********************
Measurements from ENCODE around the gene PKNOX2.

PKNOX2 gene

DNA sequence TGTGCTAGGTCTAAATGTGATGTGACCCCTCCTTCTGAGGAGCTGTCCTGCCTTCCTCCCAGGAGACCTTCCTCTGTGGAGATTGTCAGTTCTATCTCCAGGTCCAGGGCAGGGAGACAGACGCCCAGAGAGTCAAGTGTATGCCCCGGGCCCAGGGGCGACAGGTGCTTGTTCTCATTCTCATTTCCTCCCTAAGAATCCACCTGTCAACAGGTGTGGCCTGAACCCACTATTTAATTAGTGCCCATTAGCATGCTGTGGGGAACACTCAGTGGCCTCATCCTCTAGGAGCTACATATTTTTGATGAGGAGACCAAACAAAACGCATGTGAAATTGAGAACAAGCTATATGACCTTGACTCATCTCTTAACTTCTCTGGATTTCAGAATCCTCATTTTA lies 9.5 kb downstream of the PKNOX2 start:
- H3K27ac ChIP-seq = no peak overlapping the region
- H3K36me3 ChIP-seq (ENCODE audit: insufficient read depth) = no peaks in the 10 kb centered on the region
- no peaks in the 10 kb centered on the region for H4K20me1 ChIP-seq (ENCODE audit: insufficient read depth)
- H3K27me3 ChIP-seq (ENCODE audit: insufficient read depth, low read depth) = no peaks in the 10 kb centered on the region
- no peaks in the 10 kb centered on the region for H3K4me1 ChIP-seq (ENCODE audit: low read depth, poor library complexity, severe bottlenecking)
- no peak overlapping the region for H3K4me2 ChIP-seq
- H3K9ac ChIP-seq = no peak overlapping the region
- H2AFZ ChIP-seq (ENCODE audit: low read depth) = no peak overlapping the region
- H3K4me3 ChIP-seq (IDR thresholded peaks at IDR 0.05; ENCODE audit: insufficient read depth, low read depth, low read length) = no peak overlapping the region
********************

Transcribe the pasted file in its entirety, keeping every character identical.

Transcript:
Measurements from ENCODE around the gene PKNOX2.

PKNOX2 gene

DNA sequence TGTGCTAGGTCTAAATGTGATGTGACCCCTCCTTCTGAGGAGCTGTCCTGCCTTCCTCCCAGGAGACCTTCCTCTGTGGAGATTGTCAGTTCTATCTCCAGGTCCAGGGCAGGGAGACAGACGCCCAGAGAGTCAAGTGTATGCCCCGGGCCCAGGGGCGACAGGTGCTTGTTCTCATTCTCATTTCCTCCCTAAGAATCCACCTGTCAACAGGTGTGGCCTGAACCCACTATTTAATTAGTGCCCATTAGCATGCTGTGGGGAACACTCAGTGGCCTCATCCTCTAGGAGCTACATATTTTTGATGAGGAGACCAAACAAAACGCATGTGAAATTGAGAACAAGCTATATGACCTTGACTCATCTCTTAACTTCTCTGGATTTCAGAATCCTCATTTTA lies 9.5 kb downstream of the PKNOX2 start:
- H3K27ac ChIP-seq = no peak overlapping the region
- H3K36me3 ChIP-seq (ENCODE audit: insufficient read depth) = no peaks in the 10 kb centered on the region
- no peaks in the 10 kb centered on the region for H4K20me1 ChIP-seq (ENCODE audit: insufficient read depth)
- H3K27me3 ChIP-seq (ENCODE audit: insufficient read depth, low read depth) = no peaks in the 10 kb centered on the region
- no peaks in the 10 kb centered on the region for H3K4me1 ChIP-seq (ENCODE audit: low read depth, poor library complexity, severe bottlenecking)
- no peak overlapping the region for H3K4me2 ChIP-seq
- H3K9ac ChIP-seq = no peak overlapping the region
- H2AFZ ChIP-seq (ENCODE audit: low read depth) = no peak overlapping the region
- H3K4me3 ChIP-seq (IDR thresholded peaks at IDR 0.05; ENCODE audit: insufficient read depth, low read depth, low read length) = no peak overlapping the region